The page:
On the Mirror of Justice blog, see http://mirrorofjustice.blogs.com/mirrorofjustice/2010/05/agree-with-sr-margaret-mcbrides-decision-or-not.html#tp, Michael Perry links to a story about Bishop Olmstead, who informed a Catholic nun that she had incurred the canonical penalty of excommunication for her role in approving an abortion. I don’t intend to enter into the canon law aspects of the case.
The underlying moral issue is, though, of utmost importance. The Catholic nun, Sister Margaret McBride, approved the abortion on the grounds that the abortion was necessary to save the life of the mother. There is some doubt about whether this was in fact the case but assuming that this were true, what do folks think of the moral issue?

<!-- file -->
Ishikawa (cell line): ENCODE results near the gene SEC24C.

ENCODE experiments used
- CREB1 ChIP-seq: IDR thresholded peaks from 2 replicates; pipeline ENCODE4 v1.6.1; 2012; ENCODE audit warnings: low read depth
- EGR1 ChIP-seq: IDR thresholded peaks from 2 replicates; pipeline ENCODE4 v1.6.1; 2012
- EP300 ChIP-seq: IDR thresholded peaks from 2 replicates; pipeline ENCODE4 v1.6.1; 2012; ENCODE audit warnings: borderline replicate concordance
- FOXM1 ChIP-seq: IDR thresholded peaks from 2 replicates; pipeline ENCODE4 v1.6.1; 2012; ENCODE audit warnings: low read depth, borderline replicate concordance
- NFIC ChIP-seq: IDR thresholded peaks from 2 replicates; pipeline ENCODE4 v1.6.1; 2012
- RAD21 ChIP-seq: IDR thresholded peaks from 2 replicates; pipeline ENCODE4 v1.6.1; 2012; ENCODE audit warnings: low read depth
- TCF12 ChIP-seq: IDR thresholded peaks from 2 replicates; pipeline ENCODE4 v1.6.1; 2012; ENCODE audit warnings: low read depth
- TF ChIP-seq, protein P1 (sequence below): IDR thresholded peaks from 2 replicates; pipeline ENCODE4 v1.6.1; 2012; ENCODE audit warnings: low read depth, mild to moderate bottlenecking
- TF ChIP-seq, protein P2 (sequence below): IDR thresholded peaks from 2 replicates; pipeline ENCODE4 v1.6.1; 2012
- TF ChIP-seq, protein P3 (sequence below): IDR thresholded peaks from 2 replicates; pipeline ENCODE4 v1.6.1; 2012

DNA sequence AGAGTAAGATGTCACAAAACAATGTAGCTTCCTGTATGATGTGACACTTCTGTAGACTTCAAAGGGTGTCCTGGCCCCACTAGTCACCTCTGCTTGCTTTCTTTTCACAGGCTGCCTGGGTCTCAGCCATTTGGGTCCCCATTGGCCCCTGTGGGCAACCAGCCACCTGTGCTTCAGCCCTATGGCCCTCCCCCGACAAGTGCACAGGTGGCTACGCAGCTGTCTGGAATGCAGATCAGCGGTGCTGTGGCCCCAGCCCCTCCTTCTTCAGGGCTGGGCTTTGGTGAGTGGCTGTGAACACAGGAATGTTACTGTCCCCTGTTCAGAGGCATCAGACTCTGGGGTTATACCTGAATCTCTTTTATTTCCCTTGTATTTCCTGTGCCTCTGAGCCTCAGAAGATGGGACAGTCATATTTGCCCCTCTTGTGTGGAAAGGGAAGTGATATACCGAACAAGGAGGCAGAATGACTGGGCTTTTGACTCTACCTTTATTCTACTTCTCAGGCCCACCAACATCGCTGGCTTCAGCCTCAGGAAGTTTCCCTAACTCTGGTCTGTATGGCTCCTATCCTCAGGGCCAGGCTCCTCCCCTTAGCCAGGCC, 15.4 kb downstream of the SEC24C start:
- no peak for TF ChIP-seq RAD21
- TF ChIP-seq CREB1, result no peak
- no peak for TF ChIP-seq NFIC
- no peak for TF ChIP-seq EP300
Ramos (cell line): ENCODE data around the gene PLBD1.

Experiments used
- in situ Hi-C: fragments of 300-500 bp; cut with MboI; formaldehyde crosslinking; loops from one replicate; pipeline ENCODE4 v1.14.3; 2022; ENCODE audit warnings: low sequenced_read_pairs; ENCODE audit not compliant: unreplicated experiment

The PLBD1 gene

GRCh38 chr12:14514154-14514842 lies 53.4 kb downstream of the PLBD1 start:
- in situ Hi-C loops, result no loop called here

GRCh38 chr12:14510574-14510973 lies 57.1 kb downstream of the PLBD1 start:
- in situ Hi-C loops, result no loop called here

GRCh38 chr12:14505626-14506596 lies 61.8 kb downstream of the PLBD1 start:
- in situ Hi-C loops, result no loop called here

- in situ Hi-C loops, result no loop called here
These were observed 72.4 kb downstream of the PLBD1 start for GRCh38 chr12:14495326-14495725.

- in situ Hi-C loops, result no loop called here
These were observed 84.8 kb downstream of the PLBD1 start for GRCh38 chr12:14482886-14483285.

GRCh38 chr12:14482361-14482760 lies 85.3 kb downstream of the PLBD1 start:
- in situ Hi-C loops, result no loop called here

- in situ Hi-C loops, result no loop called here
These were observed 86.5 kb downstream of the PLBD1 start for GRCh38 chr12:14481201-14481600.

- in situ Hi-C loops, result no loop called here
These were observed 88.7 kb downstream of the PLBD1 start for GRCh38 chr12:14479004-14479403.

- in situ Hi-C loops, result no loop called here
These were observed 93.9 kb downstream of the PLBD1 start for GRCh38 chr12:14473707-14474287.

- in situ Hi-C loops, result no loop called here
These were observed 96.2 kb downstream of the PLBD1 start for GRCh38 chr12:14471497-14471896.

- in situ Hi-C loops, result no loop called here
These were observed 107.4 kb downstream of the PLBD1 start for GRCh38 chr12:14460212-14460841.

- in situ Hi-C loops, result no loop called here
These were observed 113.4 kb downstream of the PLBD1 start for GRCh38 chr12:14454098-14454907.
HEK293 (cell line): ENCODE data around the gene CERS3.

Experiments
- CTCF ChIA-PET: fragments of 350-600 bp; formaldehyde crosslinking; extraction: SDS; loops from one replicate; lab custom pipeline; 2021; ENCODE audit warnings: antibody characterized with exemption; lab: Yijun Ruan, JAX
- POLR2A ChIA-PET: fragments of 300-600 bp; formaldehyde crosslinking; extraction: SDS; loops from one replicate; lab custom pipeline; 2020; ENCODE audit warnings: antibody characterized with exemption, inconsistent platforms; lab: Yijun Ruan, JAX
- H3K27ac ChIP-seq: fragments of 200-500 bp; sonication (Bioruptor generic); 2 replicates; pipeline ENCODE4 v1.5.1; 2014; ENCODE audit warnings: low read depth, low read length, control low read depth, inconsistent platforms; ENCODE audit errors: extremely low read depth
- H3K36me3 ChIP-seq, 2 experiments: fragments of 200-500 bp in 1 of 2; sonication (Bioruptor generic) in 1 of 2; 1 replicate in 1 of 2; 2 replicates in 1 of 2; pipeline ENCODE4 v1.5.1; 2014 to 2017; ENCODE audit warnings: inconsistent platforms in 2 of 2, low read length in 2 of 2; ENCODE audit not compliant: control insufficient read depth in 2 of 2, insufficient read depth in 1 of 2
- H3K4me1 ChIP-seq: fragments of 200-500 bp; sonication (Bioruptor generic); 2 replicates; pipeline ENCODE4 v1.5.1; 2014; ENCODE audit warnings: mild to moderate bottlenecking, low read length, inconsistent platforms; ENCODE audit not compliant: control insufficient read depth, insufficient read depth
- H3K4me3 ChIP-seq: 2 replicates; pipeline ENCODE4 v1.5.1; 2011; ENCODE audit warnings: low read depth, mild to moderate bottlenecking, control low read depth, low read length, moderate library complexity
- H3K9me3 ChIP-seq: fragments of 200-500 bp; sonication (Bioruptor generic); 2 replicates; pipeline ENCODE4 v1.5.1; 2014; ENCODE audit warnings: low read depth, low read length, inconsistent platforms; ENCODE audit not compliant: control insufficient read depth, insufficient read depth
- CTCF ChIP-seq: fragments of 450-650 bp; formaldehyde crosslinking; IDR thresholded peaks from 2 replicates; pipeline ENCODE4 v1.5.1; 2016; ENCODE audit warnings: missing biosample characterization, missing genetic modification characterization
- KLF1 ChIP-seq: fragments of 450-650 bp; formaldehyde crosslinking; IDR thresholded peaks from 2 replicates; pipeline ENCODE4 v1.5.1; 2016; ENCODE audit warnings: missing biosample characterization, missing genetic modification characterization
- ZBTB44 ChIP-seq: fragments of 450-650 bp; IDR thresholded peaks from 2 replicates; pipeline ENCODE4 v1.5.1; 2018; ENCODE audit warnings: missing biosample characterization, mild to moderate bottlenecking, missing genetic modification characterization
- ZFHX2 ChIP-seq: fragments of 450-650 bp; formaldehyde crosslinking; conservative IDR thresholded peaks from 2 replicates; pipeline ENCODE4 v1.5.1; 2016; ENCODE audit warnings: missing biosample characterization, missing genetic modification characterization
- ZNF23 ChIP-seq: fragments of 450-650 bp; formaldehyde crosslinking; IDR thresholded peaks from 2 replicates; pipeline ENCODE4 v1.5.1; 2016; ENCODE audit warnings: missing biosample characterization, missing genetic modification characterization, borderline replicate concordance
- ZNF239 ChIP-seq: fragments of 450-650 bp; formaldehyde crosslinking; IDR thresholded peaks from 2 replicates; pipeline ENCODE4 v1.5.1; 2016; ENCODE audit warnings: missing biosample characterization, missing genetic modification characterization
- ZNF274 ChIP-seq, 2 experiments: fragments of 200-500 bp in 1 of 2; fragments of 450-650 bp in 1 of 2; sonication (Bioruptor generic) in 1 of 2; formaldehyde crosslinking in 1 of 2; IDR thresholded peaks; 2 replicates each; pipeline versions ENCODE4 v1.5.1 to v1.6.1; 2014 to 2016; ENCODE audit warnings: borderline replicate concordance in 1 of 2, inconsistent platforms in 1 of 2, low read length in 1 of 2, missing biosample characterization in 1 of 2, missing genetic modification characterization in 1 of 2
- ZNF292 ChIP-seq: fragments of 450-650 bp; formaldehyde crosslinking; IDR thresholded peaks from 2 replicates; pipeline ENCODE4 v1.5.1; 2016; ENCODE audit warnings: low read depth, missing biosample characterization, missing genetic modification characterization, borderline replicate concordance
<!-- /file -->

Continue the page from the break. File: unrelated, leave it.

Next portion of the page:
In my view, the abortion here (even under Sister McBride’s understanding of the facts) violated the moral principle that one may not directly intend to take the life of an innocent human being. That principle holds even when there is a good reason (eg., saving the life of another) for such an act. When the basic moral principle is undermined, we are, as John Finnis noted some years ago, all in jeopardy. For our own life would then depend on someone thinking that no greater good would be accomplished or greater evil avoided by killing us. (For a discussion of this point in the context of assisted suicide, see http://www.uffl.org/vol11/myers11.pdf.